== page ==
‘Highly unlikely’ Tories will meet 40 new hospitals pledge – amid warning NHS ‘crumbling before our eyes’ | Politics News

A new report shares “extreme concerns” over the Conservatives’ ability to meet their manifesto promise while a separate update from the National Audit Office questions their levelling up progress.

By Tim Baker, political reporter, and Rachel McGrath, news reporter

It is “highly unlikely” the government will deliver on its pledge to build 40 new hospitals, a group of MPs has claimed – while warning the NHS is “crumbling before our eyes”.

In a damning report, the Public Accounts Committee (PAC) has said they have “extreme concerns” about the “lack of progress” the government’s New Hospitals Programme (NHP) has made so far.

The target number of new hospitals was reduced to 32 in July but even getting that far is “highly unlikely”, the committee added.

Meanwhile, a report from the National Audit Office (NAO) into the government’s levelling up programme has found spiralling costs, skills shortages and delayed decision-making – leading to authorities struggling to deliver projects on time.

The levelling up and hospitals promises were cornerstones of the 2019 manifesto upon which the current government was elected.

Dame Meg Hillier, the chair of the PAC, said: “The physical edifice that is the NHS is quite literally crumbling before our eyes. There was nothing inevitable about this heartbreaking crisis.”

She added that blame can be “laid squarely at the door of the decision to raid budgets reserved for maintenance and investment in favour of day-to-day spending”.

“We are now seeing the consequences of this short-termism visited on patients and services,” she added.

The Conservatives’ repeated promise to build 40 new hospitals came under scrutiny on the 2019 election trail amid questions about what qualified as a hospital.

Boris Johnson promised 40 new hospitals in his 2019 manifesto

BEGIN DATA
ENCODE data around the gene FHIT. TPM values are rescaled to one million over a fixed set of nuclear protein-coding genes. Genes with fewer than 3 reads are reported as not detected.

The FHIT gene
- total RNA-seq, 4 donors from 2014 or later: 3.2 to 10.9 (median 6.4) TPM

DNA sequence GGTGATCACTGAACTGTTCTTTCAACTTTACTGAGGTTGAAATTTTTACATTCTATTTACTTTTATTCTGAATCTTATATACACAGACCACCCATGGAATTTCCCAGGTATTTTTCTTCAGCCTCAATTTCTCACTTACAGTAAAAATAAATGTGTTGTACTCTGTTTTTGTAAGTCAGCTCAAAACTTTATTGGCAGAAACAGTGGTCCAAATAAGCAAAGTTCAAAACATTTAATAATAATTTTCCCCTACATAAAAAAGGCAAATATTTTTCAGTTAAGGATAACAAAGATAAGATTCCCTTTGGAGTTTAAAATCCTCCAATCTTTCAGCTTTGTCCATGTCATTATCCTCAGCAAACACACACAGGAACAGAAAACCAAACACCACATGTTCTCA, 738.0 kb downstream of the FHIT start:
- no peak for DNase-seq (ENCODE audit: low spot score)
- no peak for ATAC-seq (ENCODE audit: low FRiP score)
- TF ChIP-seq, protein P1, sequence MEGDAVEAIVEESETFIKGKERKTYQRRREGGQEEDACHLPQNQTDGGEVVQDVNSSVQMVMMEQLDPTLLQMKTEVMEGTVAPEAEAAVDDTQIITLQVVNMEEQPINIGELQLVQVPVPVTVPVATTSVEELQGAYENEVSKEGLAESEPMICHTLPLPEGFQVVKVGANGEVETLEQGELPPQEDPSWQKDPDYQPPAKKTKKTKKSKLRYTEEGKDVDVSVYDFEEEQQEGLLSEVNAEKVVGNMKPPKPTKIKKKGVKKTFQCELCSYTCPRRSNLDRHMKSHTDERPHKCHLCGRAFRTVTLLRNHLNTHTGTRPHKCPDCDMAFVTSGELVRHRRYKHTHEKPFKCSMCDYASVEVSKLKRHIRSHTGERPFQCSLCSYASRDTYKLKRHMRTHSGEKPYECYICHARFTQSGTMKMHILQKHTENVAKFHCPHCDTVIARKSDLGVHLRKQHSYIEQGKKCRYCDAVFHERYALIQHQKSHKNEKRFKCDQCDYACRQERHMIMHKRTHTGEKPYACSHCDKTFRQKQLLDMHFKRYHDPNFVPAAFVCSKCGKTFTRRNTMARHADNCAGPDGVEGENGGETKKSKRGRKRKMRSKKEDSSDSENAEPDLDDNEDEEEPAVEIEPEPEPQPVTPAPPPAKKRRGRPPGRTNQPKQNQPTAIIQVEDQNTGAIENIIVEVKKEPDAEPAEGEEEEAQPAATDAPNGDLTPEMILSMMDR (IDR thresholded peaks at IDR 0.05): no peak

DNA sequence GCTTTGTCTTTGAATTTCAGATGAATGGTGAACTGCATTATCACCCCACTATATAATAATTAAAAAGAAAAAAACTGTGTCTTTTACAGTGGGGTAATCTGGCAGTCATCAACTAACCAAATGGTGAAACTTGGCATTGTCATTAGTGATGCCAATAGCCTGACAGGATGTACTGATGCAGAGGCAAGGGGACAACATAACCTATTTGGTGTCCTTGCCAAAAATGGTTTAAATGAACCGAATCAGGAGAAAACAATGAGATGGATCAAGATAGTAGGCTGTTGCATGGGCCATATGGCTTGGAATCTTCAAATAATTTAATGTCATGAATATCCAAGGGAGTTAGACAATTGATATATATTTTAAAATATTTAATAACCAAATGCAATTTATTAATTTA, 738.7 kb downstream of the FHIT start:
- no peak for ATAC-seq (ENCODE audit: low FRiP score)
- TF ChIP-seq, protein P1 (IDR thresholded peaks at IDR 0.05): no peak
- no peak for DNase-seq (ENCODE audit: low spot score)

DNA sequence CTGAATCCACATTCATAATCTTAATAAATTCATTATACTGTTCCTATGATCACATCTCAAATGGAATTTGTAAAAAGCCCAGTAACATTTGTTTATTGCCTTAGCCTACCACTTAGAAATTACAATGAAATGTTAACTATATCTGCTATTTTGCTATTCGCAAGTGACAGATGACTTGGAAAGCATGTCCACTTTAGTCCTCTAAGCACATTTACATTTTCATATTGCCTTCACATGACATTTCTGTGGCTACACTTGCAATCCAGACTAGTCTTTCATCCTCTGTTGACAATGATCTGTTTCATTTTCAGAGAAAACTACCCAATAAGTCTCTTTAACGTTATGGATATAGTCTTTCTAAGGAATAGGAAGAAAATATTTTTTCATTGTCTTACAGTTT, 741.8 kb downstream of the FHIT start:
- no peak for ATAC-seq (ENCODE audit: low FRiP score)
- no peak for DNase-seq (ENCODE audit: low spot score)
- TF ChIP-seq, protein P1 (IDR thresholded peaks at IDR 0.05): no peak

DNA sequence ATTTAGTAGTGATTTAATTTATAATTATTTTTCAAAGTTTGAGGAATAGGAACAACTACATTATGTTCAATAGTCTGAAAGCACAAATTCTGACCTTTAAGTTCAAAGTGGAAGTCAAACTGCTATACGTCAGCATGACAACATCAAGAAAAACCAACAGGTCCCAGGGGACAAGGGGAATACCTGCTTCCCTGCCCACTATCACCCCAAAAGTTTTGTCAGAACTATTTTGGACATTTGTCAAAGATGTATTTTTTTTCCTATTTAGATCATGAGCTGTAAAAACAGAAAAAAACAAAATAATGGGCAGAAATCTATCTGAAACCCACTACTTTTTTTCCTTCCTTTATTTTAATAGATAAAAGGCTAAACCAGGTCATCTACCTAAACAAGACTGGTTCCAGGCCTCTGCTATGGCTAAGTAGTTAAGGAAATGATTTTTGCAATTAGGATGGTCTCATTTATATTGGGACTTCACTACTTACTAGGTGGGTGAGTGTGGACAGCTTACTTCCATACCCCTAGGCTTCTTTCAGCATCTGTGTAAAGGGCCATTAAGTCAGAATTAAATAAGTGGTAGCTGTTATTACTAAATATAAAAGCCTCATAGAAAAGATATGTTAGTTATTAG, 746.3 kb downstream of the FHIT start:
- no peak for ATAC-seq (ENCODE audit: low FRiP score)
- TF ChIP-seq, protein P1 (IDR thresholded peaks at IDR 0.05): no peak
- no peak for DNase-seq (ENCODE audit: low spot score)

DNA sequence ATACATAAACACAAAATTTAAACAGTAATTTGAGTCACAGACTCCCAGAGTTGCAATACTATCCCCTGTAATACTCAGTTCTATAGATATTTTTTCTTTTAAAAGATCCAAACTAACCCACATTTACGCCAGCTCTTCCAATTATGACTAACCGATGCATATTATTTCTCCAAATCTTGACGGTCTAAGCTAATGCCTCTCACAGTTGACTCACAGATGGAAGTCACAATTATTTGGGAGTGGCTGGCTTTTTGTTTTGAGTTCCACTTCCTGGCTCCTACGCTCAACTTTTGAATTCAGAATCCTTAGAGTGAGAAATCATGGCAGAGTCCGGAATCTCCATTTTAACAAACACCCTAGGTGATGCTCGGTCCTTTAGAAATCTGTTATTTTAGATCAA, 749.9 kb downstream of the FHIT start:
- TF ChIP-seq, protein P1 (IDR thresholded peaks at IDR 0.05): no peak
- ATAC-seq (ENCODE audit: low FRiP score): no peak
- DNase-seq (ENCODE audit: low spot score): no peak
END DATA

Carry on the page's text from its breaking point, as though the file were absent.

In order to build the revised target of 32 hospitals, the government implemented a “new standard hospital design” – standardised buildings that could then be constructed around the country to cut down on costs and resources.

However, the PAC reported that the latest version of the hospital plan is “very likely to produce hospitals that are too small”.

The reasons for this include factoring in an improved social care plan – something else promised by Boris Johnson – which has not yet materialised.

A Sky News investigation cast doubt on the government’s ability to fulfil its promise in 2022, when the deadlines for multiple hospital completion dates were pushed back.

Dame Hillier added: “Though we have no confidence that the NHP will deliver on its current promises, we hope that the recommendations in our report help to get it back on track – for the sake of all citizens who desperately need the NHS to get well soon.”

The report also raised concerns about how the original 40 hospitals were selected – and that there was no documentation to explain how 27 locations were chosen.

A Department of Health and Social Care spokesperson said: “We are committed to delivering 40 new hospitals by 2030, expected to be backed by over £20bn of investment and additional clinical projects.”

Levelling up in trouble

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In order to implement levelling up, the government has announced £9.5bn of funding in three rounds since 2019.

But a new report from the National Audit Office (NAO) has found that, as of March this year, £2bn has been given to “local places” – and just £0.9bn has been spent.

The Department for Levelling Up, Housing and Communities (DLUHC) said another £1.5bn has since been spent.

The report also found that – of the 1,300 projects supported by the money, just 64 have been completed and 74 have still not yet been started. Some 1,143 are currently underway.

However, much like with the hospitals, the report found the government’s deadlines are “unlikely to be met” and some 50% of building projects due in March 2024 had not even signed contracts by March 2023.

Inflation, skills shortages in the construction sector and delays in government were all blamed by the NAO – with an average delay of 10 months per project.

Zoe Billingham, director of the think tank IPPR North, said: “This report includes a litany of missed deadlines, moving goalposts and dysfunction in the way levelling up funds have been allocated to councils as part of the government’s flagship programme.”

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Rishi Sunak and Levelling Up minister Michael Gove visiting a housing development in Norwich

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Labelling the report’s figures “out of date,” A DLUHC spokesperson said: “In the eight months since March, DLUHC has paid over £1.5bn of further funding out to local authorities.

“We have committed £13bn to levelling up, supporting projects to improve everyday life for people across the UK, regenerating town centres and high streets, local transport and cultural and heritage assets.”


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